- Questionable things done among female friends. I honestly had to check to make sure that Megan Abbott is female because some of the things she had the female characters do with (or for) other female characters sounded absurd and icky. Two of her characters didn't mind sharing their panties. In one eyebrow raising paragraph, one character gets her currently-being-used tampon turned sideways and stuck and her female friend actually reaches up her vagina to help retrieve it. What the actual fuck? I suppose maybe there are some people that are that comfortable with one another to do that, but no. Yuck.
- There was no plot. It just was very bland and pointless the whole way through.
-The author had an obsession with people's mouths, their lips, licking lips, lips parted open. It got really tiresome to read.
The only reason I kept reading this book was to find out what was causing all of the chaos. When I finally reached that point, which I sort of suspected, I was like, "Thank you, Gods and Goddesses. I have reached the end!" The only good thing about this book was its length. 303 pages, a typically short read for me. I don't think I could have survived any more.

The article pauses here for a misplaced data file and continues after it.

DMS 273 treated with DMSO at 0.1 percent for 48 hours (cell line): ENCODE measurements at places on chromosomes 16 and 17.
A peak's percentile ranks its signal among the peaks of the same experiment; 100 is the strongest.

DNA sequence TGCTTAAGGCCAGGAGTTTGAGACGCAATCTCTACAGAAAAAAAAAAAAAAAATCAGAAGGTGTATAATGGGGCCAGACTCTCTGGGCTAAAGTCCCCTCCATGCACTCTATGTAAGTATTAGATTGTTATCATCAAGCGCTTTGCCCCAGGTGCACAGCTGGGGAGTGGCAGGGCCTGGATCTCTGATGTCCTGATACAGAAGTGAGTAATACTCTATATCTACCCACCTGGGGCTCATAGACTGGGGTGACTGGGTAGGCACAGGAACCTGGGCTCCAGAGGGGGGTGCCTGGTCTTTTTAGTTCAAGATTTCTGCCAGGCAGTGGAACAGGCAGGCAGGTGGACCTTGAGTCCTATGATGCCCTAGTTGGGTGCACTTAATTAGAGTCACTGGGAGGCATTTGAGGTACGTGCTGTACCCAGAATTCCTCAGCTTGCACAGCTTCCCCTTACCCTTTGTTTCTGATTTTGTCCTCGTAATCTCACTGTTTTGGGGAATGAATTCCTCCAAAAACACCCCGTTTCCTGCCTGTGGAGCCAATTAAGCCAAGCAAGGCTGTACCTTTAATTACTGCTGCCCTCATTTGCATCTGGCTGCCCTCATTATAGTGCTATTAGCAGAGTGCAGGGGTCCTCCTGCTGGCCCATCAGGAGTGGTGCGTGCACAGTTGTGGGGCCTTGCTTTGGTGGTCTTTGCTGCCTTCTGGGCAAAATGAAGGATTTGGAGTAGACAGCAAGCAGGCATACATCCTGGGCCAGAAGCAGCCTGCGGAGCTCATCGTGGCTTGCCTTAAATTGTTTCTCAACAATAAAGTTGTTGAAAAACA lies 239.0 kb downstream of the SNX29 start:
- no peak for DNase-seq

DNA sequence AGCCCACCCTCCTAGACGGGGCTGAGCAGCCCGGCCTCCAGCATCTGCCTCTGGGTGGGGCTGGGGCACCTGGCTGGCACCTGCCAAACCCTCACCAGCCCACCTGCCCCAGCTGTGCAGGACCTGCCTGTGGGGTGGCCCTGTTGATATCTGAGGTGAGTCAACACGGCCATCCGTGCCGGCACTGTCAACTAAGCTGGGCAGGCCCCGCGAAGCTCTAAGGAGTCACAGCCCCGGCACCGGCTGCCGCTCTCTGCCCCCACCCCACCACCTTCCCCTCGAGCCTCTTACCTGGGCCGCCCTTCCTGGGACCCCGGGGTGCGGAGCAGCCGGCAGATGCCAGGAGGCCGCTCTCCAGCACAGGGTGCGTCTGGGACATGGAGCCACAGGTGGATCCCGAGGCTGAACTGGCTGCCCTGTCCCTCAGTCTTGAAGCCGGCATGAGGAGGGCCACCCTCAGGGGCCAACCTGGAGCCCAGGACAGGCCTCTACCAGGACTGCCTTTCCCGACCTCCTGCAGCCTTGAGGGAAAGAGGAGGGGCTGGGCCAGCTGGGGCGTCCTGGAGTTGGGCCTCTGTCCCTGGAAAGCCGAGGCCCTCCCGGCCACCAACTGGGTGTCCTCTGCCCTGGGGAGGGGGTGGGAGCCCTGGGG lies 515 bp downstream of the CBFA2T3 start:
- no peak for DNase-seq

So far, I'm not feeling this.
I'm not going to give up on it but this book is making me uncomfortable and I'm finding issues with the author's writing style. She writes kind of choppy, like her thoughts are incomplete. I'm not sure how to describe it exactly, so I'll just find an example.
Okay, here we go:
"Now, in class, all these thoughts thudding around, was hard to concentrate, and even harder given the rocking in Lise's chair, her whole desk vibrating."